It’s Time for Alliums
Contributed by The Old Farmer’s Almanac Staff. Extracted from TSC’s web site on 3/25/17.
As the days grow longer, the time draws near to get the alliums going!
What is an allium?
Alliums are more familiarly known as onions and include garlic, leeks, and chives as well as numerous ornamental plants. In fact, the allium family has more than 1,000 plant varieties!
The most widely cultivated allium species is the common onion (Allium cepa; cepa in Latin means “onion”). These are the onions that we use to flavor cooked foods, that enhance fresh salads, and, tradition suggests, that keep colds at bay and relieve ailments. Gardeners have three onion options: yellow (aka brown) onions, white onions, and red (aka purple) onions—but there is no need to choose: Most gardeners can grow all three in one season.
Long- and Short-Day Onions
Onions are photoperiodic. This means that they are sensitive to daylight, or the length of day; the number of daylight hours affects their growth. Thus, they are referred to as long-day onions and short-day onions. Deciding which to grow depends on where you live: Imagine a line from the border between North and South Carolina to San Francisco (approximately 36° northern latitude). For best results, folks north of the line should plant long-day onions (‘Walla Walla’, a sweet onion; ‘Red Florence’; or ‘Yellow Globe’); folks south of the line should plant short-day onions (‘Crystal Wax White Bermuda’, ‘Red Burgundy’, or ‘Hybrid Yellow Granex’).
Confused by the long and short of it? Go neutral: Day-neutral (aka intermediate) onions will produce an excellent crop in any part of the country. Varieties include ‘Super Star’ (a mild white onion), ‘Candy’ (yellow), and ‘Red Stockton’ (red).
The varieties noted here are only a few of the possibilities. Consult your local supply store for alternatives and guidance in choosing.
Seeds or Sets?
Onions can be started from seed or bought as “sets” (tiny bulbs, ideally no more than 3/4 of an inch in diameter), bagged or loose by the pound. Seed onions keep better than sets, and seeds offer a greater choice. However, onion seeds need to be started indoors; they need temperatures above 50°F to germinate. Sets go right into the ground.
Aside from light, onions are pretty easy to please: They grow best in well-composted, slightly sweet (near-neutral pH) soil. Onions are sensitive to the crops that occupied the soil before them: They grow best if planted where lettuce or squash grew last season; they fare poorly if they follow a cole crop such as cabbage or broccoli.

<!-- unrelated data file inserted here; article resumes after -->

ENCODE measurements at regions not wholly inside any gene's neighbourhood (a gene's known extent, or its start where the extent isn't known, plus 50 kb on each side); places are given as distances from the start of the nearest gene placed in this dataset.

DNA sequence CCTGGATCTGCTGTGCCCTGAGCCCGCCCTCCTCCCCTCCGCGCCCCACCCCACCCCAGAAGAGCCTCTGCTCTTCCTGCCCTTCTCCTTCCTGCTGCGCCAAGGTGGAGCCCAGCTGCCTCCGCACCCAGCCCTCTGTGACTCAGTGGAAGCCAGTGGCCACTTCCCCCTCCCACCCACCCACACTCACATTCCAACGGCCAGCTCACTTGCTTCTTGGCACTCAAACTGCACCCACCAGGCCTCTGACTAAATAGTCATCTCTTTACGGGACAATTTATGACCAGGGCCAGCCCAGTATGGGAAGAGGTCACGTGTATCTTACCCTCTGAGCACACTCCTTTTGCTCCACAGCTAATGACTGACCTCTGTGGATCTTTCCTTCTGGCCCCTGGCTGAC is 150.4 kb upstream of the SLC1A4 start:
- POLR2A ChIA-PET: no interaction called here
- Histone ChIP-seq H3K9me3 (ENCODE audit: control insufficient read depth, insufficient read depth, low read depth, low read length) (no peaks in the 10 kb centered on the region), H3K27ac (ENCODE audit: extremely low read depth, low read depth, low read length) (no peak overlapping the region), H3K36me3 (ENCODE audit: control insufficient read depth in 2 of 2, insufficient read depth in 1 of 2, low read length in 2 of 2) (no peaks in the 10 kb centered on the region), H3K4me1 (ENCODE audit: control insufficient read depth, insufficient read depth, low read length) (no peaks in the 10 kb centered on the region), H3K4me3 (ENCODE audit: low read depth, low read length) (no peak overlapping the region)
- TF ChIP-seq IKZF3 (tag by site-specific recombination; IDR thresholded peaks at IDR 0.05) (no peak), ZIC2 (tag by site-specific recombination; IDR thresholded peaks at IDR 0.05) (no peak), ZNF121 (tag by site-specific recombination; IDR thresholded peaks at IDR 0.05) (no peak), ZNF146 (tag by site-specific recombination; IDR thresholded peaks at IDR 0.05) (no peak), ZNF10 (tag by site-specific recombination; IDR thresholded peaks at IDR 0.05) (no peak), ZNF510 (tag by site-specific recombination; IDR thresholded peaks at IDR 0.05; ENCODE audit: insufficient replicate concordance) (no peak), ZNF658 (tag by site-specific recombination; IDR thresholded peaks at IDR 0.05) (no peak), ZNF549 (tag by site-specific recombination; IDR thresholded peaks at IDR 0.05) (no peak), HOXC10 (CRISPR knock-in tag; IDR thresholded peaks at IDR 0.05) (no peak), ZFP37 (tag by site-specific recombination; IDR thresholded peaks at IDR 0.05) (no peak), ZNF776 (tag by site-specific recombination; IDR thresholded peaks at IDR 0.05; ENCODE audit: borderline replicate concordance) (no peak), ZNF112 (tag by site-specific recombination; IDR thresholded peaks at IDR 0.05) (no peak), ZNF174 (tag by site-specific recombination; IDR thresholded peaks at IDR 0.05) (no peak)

Onions appreciate an early start, and cool temperatures encourage leaf growth. A light frost will do them no harm, and a late season snow is sometimes called an “onion snow”—also not a worry. Keep the soil moist and cool; mulch helps to do this while also discouraging weeds that steal precious nutrients from the soil of your shallow-growing bulbs.
Harvest by the Handful
Onions are ready to be lifted (pulled) from the ground when their foliage begins to dry out and fall over. When that happens, push the foliage to the ground and withhold water for about a week. Remove them from the soil and lay them in the sunlight to dry or in an airy, dry place protected from rain. This also toughens the skin, which improves storage.
Once cured, store them in a cool (40° to 60°F), dry, ventilated area inside a hanging mesh bag or box (no more than two deep) or as a braid. Do not store onions in a refrigerator; it is too damp. Sweet onions need slightly different care: They do not like to touch each other in storage, so slip them into an old nylon stocking, tying a knot between each onion. Then hang them in a cool, dry place.
• In the Middle Ages, it was believed that onion juice could cure baldness, snakebite, and rabies.
• Early American settlers believed that a meal of bread, milk, and onions helped to maintain good health.
• A raw onion rubbed on a bee sting or insect bite will relieve the pain and itching.